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Opinion Donald Trump’s talking points on Crimea are the same as Vladimir Putin’s

Russian President Vladimir Putin; President Trump. (Natalia Kolesnikova/AFP/Getty Images; Nicholas Kamm/AFP/Getty Images)
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A few days ago, reporters on Air Force One asked President Trump if he would accept Russia’s annexation of Crimea in 2014. They had good reason to do so. As Trump prepares for his July 16 summit meeting with Russian President Vladimir Putin, there have been signs that the U.S. president might be considering some sort of grand bargain that might entail recognition of Moscow’s claims.

You’d think that the journalists’ question would be an easy one to answer. Putin seized the territory from Ukraine using a cunning blend of subterfuge and military force, in the process flouting a series of international agreements signed by his own government. The international community has overwhelmingly condemned this smash-and-grab — the diplomatic equivalent of an armed robbery. Until that moment four years ago, no country had annexed the territory of a European neighbor since World War II.

So how did Trump answer? “We’re going to have to see,” he said.

Most of the president’s statements on Crimea are similarly slippery, but one recent report gives a hint of his real views on the subject. Over dinner at the recent Group of Seven summit, according to BuzzFeed, he told other summit participants that Crimea is Russian because the population of the peninsula speaks Russian.

And guess what? As far as the language issue goes, he’s right. Russian has long been the common language in Crimea, even if ethnic Russians only make up about 65 percent of the population. (About 12 percent are indigenous Crimean Tatars, while the rest are mostly Ukrainians and other Slavs.) And yes, the predominance of Russian does reflect the fact that Crimea became part of the Russian Empire in 1783, leaving Russian control only in 1954, when Soviet leader Nikita Khrushchev handed it over to the Ukrainian Soviet Socialist Republic.

Putin’s (and Trump’s) logic is simple enough: If the people in a place speak mostly Russian, and if it once belonged to Russia at some point, then Moscow has every right to come in and take it over again.

But this is a false simplicity, one that comes at the price of many sins of omission. There are many places in the world that contain large numbers of Russian speakers. Kazakhstan, Moldova, Belarus, and the former Soviet republics of Central Asia and the Caucasus all fall into this category — yet these are sovereign nations and fully recognized members of the United Nations. So, too, are the three Baltic states, which are now part of NATO and the European Union. Is Putin entitled to take territory from any of them as he sees fit? What about New York City’s Brighton Beach, where you often hear more Russian than English on the streets? Or what about Israel?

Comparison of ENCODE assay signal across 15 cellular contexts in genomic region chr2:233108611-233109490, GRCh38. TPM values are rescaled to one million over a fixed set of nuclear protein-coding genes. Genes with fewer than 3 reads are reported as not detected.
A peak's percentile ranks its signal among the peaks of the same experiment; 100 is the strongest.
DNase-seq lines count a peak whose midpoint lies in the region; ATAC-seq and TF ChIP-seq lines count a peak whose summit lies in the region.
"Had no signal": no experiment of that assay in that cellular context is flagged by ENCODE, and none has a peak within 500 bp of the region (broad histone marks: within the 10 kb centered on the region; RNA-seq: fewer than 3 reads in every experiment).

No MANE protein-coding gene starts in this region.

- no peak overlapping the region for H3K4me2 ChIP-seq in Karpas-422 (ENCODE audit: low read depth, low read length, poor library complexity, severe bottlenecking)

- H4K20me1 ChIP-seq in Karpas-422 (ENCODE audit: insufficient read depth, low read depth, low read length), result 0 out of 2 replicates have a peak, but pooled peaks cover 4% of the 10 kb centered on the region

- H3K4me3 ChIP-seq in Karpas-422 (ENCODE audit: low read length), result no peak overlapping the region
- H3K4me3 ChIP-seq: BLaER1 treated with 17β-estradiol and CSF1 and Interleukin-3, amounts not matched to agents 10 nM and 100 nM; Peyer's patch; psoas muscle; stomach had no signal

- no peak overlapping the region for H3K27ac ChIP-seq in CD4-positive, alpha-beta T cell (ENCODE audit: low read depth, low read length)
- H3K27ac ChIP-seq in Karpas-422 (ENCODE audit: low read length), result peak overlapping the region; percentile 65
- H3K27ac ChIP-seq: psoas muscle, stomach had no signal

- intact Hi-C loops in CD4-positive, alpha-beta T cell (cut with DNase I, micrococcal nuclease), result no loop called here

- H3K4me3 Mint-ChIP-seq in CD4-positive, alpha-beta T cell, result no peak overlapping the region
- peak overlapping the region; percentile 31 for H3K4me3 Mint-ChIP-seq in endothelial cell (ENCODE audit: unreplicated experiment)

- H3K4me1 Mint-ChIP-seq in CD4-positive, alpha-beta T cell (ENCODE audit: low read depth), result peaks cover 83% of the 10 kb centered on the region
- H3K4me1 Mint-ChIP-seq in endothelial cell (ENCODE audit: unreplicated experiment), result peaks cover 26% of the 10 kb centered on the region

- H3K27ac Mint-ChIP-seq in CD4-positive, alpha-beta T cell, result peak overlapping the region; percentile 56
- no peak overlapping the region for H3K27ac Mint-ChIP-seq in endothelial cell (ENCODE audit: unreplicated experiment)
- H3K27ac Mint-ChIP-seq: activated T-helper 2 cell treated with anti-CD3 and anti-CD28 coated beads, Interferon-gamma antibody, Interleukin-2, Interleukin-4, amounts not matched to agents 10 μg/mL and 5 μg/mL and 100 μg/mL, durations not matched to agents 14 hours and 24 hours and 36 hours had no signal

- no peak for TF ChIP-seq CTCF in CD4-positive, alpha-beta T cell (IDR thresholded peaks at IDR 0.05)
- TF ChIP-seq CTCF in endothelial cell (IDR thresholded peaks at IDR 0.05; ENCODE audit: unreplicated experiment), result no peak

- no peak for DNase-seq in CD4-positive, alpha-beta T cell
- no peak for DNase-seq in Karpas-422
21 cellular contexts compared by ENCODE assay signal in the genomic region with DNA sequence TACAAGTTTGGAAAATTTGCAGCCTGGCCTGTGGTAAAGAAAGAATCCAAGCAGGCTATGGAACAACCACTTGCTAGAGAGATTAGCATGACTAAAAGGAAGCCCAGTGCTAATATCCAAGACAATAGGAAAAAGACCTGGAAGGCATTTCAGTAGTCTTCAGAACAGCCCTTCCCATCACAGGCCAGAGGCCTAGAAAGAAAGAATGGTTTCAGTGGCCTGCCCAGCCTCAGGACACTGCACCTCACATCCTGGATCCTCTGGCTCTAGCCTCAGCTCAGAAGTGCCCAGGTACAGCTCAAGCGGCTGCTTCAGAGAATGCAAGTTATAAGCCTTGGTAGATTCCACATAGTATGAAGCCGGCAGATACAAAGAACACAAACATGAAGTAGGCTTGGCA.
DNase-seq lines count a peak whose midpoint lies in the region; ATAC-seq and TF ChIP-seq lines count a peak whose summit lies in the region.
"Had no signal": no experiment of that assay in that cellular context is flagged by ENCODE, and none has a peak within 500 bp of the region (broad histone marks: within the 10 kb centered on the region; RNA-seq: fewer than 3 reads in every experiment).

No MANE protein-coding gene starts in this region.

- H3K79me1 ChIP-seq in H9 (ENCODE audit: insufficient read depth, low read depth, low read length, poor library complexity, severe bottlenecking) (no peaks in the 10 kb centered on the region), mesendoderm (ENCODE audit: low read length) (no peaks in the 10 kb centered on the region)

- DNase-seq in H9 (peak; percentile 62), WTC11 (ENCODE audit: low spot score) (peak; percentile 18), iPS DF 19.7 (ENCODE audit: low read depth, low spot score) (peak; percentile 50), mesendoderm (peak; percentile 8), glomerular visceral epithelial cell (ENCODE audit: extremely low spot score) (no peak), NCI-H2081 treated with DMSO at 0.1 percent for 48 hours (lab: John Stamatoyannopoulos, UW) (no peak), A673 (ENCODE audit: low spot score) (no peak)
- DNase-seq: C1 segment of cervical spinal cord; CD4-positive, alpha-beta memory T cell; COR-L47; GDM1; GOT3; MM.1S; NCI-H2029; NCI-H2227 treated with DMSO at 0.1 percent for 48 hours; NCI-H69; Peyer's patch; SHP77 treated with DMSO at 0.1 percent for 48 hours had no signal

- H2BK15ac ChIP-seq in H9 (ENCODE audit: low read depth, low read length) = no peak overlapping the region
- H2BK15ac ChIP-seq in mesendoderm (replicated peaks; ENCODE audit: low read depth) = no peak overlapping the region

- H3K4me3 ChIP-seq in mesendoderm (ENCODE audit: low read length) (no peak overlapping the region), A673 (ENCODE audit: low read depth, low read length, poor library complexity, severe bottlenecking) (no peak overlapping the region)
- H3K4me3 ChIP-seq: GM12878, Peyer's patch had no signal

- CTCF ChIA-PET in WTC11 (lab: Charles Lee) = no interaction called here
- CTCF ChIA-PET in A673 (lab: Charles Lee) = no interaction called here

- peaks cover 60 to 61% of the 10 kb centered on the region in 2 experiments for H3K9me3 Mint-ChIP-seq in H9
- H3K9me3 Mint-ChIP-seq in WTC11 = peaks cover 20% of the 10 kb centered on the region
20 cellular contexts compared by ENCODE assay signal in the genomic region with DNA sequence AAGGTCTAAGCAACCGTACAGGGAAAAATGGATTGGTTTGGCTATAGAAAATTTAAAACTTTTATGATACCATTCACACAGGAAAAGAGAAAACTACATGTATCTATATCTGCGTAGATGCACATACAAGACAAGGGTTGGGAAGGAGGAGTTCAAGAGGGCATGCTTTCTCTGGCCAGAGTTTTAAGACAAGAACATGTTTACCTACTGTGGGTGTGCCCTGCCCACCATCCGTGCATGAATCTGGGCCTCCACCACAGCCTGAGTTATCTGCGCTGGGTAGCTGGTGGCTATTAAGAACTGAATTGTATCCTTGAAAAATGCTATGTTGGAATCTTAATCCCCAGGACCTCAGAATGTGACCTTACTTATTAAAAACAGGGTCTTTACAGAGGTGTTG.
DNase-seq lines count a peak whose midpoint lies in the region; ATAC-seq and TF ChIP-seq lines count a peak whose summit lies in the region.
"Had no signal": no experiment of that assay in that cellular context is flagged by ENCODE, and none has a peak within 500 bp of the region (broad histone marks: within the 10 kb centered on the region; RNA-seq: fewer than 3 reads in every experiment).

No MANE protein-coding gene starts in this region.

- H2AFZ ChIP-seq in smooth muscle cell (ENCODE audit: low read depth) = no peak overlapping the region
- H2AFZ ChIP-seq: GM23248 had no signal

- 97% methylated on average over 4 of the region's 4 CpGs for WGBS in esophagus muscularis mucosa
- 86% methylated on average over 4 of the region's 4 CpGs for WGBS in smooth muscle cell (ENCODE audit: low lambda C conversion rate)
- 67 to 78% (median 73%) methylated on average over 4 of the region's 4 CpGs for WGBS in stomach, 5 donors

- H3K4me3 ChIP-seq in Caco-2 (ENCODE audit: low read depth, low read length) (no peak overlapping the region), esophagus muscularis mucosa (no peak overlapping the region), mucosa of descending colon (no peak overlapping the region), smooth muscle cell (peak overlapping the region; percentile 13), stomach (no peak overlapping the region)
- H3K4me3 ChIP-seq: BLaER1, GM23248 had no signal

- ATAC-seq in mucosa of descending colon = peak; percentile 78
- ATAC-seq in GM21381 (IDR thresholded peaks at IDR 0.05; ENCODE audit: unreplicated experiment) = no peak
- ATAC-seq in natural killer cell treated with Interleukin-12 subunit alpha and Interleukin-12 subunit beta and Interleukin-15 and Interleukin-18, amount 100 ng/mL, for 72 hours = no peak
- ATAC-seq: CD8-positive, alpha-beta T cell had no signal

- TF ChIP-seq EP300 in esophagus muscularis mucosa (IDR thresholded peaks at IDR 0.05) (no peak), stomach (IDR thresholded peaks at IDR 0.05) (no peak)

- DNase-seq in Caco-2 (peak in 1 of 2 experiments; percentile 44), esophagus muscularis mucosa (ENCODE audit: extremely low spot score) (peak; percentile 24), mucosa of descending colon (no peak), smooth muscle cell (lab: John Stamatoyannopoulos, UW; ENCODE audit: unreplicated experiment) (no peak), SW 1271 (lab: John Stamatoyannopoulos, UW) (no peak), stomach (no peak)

This isn’t the first time that Trump has repeated Russian arguments for the annexation. During his presidential campaign in the summer of 2016, he told an interviewer that “the people of Crimea, from what I’ve heard, would rather be with Russia than where they were.” Putin also invokes the notion of popular sovereignty, often citing a referendum conducted in the territory after the Russians took control. What both fail to mention is that the vote effectively took place under profoundly undemocratic conditions. The Kremlin dominated the media, tightly controlled voting and harshly suppressed any expressions of dissent (especially among the Tatars, who overwhelmingly continue to support Ukrainian sovereignty over the territory).

So what if a majority in Crimea really did sincerely want to be part of Russia? Given the demographics of the place, that’s quite possible. (It’s worth noting that Crimea already enjoyed extremely broad autonomy even under Ukrainian rule.) Yet that doesn’t change the simple fact that Moscow stole the territory away from Ukraine, thereby setting a profoundly destructive precedent in defiance of every established principle of post-World War II international law. The world is rife with border-straddling ethnic groups, controversial language issues and territorial disputes. We cannot allow the resulting disagreements to be solved by force. That way lies global anarchy.

Legally and politically, Crimea is still part of Ukraine, and the West must continue to insist on this point until Russia relents. Yet there is also a profound moral issue at stake. Moscow’s claim to Crimea (and its continuing war against Ukraine) is ultimately based on the toxic notion that Russia has a right to meddle in the fates of neighboring countries as it sees fit, just because they are part of its imagined “sphere of influence.” This sort of thinking flies in the face of a modern global order that aspires to respect the rights of countries large and small.

Yet many of Trump’s statements suggest that he shares Russian assumptions on this score and that he would be happy to revert to the 19th-century notion that great powers dictate the terms to smaller ones. The very idea that he and Putin should presume to discuss the fate of Ukrainian territory over the heads of 44 million Ukrainians is scandalous. It has been said before, but it can’t be said enough: Crimea belongs to Ukraine, and it is not Trump’s to give away.